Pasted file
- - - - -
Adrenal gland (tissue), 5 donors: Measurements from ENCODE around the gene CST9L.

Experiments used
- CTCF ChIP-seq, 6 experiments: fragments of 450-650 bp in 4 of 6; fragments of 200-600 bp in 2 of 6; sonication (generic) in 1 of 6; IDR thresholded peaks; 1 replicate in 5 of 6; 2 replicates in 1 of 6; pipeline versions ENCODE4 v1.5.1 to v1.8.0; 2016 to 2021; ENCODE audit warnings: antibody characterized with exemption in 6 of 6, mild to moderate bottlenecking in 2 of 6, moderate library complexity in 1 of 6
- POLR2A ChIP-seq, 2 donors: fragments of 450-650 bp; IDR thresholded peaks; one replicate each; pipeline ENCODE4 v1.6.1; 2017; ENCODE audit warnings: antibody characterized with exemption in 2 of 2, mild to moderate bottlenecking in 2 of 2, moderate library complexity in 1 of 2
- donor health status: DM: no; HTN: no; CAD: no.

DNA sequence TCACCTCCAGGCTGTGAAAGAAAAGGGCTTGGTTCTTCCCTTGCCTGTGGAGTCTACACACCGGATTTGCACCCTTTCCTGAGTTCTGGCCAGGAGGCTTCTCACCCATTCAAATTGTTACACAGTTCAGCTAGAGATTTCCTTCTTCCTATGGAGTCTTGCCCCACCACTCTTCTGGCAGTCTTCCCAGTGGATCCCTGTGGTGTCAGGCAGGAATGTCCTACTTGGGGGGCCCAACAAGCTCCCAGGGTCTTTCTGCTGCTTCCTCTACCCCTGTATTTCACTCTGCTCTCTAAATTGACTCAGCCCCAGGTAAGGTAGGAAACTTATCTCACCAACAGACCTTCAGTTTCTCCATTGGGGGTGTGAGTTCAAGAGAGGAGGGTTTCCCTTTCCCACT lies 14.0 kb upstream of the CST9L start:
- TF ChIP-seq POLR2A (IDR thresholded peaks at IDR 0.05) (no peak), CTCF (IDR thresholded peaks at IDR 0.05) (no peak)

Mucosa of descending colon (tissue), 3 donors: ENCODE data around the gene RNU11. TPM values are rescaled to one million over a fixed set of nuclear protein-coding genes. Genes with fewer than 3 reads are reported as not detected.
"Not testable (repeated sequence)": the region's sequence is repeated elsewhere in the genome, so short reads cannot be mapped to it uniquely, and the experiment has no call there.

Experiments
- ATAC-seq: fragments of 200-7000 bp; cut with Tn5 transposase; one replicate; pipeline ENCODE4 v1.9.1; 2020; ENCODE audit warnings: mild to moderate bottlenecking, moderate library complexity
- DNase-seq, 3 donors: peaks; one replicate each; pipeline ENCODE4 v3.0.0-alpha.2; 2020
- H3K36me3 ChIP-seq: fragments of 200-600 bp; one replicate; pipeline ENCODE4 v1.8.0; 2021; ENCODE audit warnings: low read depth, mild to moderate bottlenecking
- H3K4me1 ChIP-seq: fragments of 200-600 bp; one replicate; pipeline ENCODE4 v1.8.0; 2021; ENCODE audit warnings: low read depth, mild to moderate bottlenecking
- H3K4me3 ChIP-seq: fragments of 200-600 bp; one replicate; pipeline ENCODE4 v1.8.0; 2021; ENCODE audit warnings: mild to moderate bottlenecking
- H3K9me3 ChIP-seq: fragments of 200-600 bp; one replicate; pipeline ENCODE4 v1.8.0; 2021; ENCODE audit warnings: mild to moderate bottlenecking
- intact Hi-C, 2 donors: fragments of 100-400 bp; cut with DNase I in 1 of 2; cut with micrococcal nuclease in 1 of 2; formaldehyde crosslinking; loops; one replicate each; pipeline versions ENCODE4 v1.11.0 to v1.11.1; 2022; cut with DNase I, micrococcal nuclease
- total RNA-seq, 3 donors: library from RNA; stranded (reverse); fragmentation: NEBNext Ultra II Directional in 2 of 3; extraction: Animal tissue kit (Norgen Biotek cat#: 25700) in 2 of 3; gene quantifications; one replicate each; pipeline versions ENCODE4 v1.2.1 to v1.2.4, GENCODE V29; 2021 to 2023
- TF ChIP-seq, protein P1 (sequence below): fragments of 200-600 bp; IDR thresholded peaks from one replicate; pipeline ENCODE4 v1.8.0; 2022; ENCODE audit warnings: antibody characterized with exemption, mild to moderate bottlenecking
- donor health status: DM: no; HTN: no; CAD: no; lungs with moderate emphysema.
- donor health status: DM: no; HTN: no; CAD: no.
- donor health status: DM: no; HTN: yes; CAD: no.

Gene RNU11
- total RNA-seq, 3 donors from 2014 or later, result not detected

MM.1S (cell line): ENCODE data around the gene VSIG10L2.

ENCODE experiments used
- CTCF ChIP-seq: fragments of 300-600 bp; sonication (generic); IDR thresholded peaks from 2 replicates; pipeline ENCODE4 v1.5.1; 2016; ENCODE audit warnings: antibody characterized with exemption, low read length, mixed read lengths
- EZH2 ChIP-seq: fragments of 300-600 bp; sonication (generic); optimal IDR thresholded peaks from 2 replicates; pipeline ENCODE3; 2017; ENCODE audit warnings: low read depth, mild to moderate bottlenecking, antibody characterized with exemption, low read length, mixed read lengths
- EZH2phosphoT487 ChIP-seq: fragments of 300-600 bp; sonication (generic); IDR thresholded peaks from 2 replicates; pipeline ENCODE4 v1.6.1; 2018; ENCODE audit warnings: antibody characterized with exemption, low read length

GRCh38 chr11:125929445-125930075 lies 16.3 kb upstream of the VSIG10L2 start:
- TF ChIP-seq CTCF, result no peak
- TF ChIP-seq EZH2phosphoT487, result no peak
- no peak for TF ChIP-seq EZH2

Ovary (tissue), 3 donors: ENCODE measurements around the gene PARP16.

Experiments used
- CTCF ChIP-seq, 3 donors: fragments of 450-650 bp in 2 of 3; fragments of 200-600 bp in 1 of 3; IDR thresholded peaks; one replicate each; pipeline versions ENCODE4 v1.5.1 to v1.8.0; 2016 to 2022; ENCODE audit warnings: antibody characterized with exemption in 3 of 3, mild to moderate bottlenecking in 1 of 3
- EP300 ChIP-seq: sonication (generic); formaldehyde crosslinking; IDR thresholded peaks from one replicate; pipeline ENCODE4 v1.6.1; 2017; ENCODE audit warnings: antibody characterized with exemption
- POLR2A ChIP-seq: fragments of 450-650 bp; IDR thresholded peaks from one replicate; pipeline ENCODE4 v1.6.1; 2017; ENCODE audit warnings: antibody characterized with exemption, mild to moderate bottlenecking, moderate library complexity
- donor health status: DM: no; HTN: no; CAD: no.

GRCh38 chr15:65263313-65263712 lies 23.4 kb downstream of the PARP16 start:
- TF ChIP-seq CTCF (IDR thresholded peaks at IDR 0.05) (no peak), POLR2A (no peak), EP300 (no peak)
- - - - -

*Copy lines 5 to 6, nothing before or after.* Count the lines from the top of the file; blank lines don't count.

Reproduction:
- donor health status: DM: no; HTN: no; CAD: no.

DNA sequence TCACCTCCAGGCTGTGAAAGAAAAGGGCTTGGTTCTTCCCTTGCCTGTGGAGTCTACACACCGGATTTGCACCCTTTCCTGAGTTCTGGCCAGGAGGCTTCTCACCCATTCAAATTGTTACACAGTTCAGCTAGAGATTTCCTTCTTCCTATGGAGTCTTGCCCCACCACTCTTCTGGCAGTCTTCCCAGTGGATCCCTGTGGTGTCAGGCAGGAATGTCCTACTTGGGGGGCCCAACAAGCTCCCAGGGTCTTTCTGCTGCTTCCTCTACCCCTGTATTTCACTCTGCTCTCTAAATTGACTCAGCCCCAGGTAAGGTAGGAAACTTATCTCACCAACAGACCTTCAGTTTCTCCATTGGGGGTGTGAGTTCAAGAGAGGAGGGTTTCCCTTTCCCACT lies 14.0 kb upstream of the CST9L start: